Point of No Return to Bologna
In the last four years, European universities have made dramatic progress in aligning their degree programs, as they pledged to do as part of the "Bologna Process."
Eighty-two percent of European universities now have "Bologna Cycles" in place -- up from 53 percent just four years ago, according to a survey of 900 institutions released last week by the European University Association. In addition, the survey found that only 2 percent of European universities do not plan to adopt the cycles, which cover the length and substance of degrees, down from 7.5 percent four years ago.
These figures suggest, a report on the survey says, that Bologna has reached a point of no return. "Compared to four years ago, the situation has changed dramatically, to the point where now it no longer seems relevant to question whether or not structural reforms will take place," the report says.
The idea behind the Bologna Process is that European students will benefit if they move easily from country to country to earn various degrees and to find jobs. Under an agreement in 1999 among a small group of European countries, which has since expanded to 45 nations, the countries pledged to "harmonize" their systems by 2010, with the most dramatic change for some universities being a three-year timeline for more undergraduate degrees.
For American universities (and other non-European institutions), Bologna has raised a series of issues. Some educators see it as a model for international coordination in higher education for an era in which national borders may be less important. But many North American educators have feared that Bologna could make it more difficult for their institutions to recruit top European graduate students or could lead to pressure to recognize three-year European degrees as the equivalent of four-year undergraduate degrees. Some American educators have gone so far as to hope (generally off the record) that Bologna deadlines pass without the sort of coordination the countries pledged to achieve.
The new report suggests, however, that there has been progress not only in aligning degree programs, but in the ability of students to have credit transferred across national borders. In the last four years, the percentage of universities reporting that none of their students are having difficulty transferring credits increased to 48 percent, from 41 percent. The percentage reporting some students having difficulty dropped to 47 percent, from 50 percent, while the percentage reporting that many students report problems dropped to 1 percent, from 3 percent. Universities in Denmark, Portugal and Serbia and Montenegro reported that their students have the greatest ease transferring credits.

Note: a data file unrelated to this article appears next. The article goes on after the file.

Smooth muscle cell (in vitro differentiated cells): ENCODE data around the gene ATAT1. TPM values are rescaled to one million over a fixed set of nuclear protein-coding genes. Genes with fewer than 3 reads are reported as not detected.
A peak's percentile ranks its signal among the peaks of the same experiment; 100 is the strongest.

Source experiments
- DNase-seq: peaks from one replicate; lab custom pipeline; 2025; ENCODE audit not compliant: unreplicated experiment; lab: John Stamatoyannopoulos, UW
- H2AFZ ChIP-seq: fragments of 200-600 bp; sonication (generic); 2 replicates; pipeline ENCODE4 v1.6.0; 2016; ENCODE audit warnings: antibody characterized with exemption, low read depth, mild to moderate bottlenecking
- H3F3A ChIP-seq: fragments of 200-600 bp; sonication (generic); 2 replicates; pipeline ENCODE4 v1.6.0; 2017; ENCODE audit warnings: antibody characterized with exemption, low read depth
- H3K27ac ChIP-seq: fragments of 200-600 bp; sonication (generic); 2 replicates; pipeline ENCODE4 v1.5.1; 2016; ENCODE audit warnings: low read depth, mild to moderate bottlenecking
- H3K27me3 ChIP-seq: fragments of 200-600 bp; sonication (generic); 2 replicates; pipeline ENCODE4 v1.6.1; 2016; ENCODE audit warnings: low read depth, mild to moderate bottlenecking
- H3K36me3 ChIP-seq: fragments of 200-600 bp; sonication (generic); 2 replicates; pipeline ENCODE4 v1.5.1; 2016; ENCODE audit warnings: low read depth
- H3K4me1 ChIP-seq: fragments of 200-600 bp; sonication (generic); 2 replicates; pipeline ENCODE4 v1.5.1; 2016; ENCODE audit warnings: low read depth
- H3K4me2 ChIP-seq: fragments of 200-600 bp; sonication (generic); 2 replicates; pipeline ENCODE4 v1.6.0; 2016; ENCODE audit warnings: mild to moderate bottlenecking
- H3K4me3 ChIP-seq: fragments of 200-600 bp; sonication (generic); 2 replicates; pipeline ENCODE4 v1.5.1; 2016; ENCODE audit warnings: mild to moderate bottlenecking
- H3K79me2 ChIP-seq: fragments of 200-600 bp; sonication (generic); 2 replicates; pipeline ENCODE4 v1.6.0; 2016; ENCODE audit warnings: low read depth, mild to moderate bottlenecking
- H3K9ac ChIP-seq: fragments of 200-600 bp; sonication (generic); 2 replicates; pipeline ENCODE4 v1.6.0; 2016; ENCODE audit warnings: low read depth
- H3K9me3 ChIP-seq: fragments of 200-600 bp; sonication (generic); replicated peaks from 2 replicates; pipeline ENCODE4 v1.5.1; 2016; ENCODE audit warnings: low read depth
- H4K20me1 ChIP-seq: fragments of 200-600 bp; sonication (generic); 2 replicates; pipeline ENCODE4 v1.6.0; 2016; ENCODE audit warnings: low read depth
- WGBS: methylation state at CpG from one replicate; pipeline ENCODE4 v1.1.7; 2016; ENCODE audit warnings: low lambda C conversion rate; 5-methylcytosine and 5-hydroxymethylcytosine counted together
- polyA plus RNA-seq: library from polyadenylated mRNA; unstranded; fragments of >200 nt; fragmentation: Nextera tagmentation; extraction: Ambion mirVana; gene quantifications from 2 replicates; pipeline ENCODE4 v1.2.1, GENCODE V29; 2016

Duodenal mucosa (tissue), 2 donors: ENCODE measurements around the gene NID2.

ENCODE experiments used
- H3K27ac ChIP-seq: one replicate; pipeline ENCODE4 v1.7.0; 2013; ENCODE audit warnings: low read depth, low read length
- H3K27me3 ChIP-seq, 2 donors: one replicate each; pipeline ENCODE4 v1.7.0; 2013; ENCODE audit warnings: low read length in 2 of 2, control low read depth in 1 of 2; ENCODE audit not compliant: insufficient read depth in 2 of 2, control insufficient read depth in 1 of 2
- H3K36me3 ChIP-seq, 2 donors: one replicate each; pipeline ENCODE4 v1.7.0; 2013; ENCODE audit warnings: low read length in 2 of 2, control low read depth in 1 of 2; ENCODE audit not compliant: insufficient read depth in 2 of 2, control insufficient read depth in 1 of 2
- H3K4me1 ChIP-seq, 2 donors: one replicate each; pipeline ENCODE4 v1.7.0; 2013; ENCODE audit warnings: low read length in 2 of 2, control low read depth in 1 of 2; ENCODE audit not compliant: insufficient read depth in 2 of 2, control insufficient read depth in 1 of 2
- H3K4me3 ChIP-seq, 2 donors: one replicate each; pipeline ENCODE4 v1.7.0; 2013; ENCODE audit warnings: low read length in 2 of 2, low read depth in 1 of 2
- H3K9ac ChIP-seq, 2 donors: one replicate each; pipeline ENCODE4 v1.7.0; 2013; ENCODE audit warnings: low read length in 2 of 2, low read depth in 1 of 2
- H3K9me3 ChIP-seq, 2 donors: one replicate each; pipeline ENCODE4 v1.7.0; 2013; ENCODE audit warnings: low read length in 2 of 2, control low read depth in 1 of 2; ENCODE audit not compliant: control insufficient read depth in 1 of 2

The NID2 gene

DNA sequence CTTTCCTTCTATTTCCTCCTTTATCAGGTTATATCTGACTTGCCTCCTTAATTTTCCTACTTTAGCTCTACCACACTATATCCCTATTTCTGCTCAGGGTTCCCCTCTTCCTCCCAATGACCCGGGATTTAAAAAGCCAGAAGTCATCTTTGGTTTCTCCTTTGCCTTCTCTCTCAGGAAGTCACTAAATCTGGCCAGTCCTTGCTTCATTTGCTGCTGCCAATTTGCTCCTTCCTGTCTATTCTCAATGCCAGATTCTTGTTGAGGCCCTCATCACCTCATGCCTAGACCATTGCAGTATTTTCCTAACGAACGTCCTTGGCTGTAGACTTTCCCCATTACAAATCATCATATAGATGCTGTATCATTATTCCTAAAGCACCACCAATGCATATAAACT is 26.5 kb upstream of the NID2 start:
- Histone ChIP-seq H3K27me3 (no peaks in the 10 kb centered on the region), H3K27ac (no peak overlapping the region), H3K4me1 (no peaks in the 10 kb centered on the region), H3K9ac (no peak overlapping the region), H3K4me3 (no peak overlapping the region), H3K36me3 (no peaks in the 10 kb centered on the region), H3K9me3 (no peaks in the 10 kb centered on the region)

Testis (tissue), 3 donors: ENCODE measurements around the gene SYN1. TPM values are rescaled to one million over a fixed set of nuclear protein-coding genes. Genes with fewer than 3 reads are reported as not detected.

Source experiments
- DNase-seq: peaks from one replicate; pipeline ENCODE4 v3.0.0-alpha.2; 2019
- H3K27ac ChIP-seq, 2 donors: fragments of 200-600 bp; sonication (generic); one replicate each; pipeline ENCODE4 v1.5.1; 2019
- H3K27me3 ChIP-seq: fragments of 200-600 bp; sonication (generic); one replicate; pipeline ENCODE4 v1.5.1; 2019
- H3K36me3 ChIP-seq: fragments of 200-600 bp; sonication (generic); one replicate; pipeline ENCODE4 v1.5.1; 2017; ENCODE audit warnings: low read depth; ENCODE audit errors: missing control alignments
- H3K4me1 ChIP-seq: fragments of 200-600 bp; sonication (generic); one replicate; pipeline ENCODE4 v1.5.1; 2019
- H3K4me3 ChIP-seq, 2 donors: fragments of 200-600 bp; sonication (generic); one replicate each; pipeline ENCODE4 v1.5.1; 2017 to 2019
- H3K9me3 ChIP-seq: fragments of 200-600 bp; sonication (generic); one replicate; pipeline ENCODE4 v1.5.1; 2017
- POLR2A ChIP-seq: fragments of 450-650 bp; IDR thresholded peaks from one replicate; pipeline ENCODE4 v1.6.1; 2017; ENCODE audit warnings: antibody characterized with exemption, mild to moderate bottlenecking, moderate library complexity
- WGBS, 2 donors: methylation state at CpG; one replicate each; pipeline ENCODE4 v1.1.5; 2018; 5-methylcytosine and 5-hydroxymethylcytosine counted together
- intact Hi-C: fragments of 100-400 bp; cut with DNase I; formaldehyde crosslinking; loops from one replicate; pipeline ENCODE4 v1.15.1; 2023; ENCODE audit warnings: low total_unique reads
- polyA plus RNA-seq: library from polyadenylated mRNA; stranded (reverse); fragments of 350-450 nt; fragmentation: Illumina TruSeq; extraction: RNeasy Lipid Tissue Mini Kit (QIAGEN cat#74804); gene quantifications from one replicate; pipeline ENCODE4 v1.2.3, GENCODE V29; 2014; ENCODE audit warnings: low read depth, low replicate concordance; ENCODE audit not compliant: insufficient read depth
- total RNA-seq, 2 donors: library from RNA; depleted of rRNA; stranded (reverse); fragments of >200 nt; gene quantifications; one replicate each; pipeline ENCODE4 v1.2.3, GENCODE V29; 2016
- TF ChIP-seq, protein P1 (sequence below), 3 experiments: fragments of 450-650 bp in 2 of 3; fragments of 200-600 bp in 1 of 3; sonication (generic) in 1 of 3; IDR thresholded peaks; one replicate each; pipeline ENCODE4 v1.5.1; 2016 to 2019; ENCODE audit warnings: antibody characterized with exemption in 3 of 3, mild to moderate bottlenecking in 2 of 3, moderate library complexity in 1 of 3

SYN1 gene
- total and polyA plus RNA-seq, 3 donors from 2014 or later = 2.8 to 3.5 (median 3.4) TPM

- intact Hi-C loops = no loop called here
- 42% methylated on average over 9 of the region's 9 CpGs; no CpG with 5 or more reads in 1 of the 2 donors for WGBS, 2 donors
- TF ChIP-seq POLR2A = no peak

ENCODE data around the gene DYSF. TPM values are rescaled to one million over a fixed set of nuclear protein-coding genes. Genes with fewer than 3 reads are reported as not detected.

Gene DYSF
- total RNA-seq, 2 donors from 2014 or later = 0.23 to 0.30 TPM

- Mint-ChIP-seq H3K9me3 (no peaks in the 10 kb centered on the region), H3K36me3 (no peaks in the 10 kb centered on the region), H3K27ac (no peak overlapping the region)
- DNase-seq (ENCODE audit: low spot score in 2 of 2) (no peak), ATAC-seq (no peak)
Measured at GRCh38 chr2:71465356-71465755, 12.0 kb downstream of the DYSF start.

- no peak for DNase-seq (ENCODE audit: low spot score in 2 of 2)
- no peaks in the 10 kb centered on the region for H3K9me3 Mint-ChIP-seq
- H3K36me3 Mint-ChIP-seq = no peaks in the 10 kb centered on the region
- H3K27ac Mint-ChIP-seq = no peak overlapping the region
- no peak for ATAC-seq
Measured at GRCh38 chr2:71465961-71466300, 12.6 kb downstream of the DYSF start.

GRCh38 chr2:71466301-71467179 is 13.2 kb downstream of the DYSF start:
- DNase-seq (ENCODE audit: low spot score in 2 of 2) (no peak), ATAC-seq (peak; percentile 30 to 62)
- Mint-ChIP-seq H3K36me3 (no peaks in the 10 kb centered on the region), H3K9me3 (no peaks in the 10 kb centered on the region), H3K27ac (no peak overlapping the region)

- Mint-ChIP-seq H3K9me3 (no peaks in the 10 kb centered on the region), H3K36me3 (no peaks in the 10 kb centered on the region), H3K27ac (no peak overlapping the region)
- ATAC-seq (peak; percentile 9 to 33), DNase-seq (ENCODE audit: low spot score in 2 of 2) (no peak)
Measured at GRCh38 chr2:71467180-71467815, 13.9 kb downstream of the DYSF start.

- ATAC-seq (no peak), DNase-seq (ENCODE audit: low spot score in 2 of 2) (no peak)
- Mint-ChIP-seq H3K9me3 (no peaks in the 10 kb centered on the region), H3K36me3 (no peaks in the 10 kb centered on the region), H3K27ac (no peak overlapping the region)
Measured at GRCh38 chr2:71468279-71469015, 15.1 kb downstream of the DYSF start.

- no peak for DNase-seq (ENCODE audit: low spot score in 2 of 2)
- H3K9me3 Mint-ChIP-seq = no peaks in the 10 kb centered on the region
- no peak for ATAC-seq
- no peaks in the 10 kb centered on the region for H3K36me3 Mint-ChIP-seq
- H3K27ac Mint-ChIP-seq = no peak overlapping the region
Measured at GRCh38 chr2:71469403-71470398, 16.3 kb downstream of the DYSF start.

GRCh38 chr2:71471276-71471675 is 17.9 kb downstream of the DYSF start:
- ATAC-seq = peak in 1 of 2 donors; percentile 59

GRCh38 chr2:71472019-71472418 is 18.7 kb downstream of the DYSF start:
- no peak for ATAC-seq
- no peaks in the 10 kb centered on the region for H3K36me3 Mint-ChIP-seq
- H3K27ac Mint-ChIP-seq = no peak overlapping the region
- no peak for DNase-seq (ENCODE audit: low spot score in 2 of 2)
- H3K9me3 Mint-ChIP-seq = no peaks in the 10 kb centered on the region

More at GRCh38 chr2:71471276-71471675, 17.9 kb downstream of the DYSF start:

While the report documents much movement toward a common higher education system, it also notes the difficulties raised as Bologna has expanded past the developed nations of Western Europe to include many countries that were either part of or controlled by the Soviet Union -- places where higher education is still recovering.
Mobility patterns, for example, are unequal. In five countries -- Britain, Finland, Ireland, Malta and Sweden -- at least 80 percent of colleges report significantly greater flow of students from other countries coming in than native students going abroad. Countries with the opposite experience are Bosnia-Herzegovina, Bulgaria, Lithuania, Poland and Turkey.
With all the emphasis on Europe, it isn't surprising perhaps that when asked about the regions in which they were most concerned about being visible and being attractive to students, Europe itself topped the list as it did four years ago. But when looking outside their region, European universities appear to be increasingly likely to gaze in the direction of Asia rather than across the Atlantic. The percentage reporting that they placed a high value on enhancing their attractiveness in the United States and Canada fell to 50 percent, from 57 percent. The percentage reporting that Asia was a priority increased to 59 percent, from 40 percent.
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